A flexible design for computer programs to simulate mineral processing plants has been developed. A relaxation method is used to give rapid calculation of circulating loads and a Monte Carlo technique may be used to calculate accuracy estimates. Computer programs for the simulation of crushing and grinding plants have been written. An example, of the use of these, optimises a multi-stage grinding circuit. The design of a system of data structures for Fortran is presented to show how to increase the flexibility of future process simulation programs.
A model building technique has been developed to take advantage of both theoretical and empirical information about the unit being modelled. The procedure is presented as a series of steps and a proposal to automate these steps is presented. An improved regression technique using spline functions in one or more variables instead of analytic functions was developed to aid the model building. This multiple spline regression has been extended to include, periodic spline functions. An example, to show how an analytic base for the model building technique can be derived, develops a matrix theory of comminutioi machines.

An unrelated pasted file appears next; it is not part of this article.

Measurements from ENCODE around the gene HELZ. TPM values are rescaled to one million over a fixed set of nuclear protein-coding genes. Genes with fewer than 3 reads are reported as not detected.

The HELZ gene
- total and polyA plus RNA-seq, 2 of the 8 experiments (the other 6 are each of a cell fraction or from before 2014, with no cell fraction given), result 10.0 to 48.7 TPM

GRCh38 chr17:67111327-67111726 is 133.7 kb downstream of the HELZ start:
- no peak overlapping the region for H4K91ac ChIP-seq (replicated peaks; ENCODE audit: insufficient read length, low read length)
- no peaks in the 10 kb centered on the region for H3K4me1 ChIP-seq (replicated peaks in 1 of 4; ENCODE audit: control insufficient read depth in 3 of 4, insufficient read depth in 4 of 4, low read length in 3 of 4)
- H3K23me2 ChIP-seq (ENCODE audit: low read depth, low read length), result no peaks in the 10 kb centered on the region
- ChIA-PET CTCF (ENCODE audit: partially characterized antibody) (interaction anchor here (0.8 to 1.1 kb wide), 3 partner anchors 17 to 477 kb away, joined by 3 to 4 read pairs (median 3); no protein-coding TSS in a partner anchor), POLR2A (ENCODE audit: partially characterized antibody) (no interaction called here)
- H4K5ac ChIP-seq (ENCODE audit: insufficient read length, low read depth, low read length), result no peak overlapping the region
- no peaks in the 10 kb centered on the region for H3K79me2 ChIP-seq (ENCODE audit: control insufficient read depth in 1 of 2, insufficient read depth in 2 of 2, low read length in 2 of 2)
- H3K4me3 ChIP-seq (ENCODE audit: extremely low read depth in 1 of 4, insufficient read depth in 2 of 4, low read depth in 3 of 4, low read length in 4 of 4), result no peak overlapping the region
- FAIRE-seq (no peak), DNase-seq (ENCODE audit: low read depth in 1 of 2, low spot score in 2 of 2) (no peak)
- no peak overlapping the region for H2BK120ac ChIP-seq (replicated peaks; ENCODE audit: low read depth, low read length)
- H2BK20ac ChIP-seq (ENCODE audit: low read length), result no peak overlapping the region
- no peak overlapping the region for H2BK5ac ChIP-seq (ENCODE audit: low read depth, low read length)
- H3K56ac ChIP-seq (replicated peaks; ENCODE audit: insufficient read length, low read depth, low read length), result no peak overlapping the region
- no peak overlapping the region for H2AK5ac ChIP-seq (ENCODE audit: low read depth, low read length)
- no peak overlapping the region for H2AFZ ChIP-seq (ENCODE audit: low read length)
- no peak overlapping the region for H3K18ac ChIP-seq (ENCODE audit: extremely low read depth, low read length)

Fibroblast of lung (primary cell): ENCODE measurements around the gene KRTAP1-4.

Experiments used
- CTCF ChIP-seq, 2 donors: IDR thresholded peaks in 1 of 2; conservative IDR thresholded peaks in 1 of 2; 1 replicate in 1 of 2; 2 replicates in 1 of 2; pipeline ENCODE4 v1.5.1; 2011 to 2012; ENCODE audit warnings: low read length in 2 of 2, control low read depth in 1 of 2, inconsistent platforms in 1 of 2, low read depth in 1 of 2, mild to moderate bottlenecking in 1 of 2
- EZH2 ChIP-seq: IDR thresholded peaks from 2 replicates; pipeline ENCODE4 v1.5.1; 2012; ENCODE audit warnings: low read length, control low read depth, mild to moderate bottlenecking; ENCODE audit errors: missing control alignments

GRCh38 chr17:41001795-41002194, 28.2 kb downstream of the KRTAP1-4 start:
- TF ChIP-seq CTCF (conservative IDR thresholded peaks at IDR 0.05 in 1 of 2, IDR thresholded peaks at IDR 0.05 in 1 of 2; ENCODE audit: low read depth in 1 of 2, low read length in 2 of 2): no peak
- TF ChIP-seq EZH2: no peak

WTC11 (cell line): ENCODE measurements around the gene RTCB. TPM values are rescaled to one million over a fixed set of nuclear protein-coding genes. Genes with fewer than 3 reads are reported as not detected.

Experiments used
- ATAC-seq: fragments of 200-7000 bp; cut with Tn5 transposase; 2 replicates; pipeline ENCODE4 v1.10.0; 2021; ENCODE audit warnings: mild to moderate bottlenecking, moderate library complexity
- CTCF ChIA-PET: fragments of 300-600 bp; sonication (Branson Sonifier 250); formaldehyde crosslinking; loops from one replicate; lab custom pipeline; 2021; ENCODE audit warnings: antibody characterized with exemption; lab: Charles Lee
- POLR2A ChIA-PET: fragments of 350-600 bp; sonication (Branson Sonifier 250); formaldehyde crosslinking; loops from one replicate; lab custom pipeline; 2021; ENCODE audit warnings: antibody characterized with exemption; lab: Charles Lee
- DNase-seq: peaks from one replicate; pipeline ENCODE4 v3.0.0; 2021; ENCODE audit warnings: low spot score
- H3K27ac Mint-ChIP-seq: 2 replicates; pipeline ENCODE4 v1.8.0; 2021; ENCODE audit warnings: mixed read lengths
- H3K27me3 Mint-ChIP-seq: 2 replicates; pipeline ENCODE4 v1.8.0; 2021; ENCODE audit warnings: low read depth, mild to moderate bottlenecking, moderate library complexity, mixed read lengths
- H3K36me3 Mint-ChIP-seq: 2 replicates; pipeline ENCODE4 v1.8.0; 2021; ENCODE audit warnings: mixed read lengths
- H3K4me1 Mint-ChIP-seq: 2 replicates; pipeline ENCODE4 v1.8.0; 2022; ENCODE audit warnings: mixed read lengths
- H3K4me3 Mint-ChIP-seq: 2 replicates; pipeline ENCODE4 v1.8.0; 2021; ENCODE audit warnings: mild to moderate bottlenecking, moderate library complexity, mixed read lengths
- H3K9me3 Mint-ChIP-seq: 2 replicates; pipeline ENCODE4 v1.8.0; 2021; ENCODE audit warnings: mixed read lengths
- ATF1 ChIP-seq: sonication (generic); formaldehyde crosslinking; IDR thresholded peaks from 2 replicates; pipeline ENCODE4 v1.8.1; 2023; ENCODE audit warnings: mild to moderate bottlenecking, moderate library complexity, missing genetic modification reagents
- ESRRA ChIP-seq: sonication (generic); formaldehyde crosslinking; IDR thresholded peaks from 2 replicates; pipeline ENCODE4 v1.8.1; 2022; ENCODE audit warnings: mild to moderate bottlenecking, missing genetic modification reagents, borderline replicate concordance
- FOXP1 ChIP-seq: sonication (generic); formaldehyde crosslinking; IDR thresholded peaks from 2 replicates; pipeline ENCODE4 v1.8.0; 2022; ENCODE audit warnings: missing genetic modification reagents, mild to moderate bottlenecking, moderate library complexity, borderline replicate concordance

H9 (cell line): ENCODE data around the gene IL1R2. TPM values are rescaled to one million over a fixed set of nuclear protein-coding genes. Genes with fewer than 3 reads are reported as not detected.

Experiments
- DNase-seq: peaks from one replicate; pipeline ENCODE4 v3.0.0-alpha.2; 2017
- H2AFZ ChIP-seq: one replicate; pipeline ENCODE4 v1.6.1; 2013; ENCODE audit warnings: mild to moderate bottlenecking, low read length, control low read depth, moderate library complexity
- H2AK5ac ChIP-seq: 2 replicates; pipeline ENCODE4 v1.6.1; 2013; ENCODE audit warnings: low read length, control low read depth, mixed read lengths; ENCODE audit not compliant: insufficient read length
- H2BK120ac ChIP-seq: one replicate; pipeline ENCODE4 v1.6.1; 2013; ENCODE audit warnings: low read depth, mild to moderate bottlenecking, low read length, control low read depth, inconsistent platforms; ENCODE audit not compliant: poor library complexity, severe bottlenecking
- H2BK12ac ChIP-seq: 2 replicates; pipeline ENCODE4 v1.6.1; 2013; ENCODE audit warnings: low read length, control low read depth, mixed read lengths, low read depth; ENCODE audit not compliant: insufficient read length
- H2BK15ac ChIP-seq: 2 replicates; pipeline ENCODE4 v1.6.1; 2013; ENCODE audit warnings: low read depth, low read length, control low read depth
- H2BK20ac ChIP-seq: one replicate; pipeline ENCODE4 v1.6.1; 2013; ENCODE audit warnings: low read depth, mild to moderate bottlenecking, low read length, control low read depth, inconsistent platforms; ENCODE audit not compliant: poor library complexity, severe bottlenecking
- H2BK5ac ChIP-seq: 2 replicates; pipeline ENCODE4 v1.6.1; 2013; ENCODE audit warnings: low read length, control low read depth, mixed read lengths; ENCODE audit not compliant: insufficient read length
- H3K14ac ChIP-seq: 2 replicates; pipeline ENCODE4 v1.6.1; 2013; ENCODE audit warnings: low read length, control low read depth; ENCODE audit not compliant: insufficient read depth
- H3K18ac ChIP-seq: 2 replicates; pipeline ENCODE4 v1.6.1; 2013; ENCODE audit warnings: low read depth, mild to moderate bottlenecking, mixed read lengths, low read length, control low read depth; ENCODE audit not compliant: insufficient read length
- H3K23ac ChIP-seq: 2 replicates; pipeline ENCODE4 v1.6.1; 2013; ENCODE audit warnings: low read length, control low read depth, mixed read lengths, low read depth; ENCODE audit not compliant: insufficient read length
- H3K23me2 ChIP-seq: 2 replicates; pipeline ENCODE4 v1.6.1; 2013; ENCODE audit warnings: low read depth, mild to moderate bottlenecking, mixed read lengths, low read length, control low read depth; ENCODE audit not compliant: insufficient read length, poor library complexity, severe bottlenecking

Data from a large scale industrial crushing plant has been collected and used in the model building technique to obtain models of a cone crusher and a vibrating screen. These models were combined to produce a model of the complete crushing plant . Simulation of the plant was used to design and evaluate a control system which when installed on the plant provided a 15% to 20% increase in plant capacity, The optimum control settings for a delay line in this plant were also calculated. Further simulations have been used to calculate the operating curves for this plant under automatic control.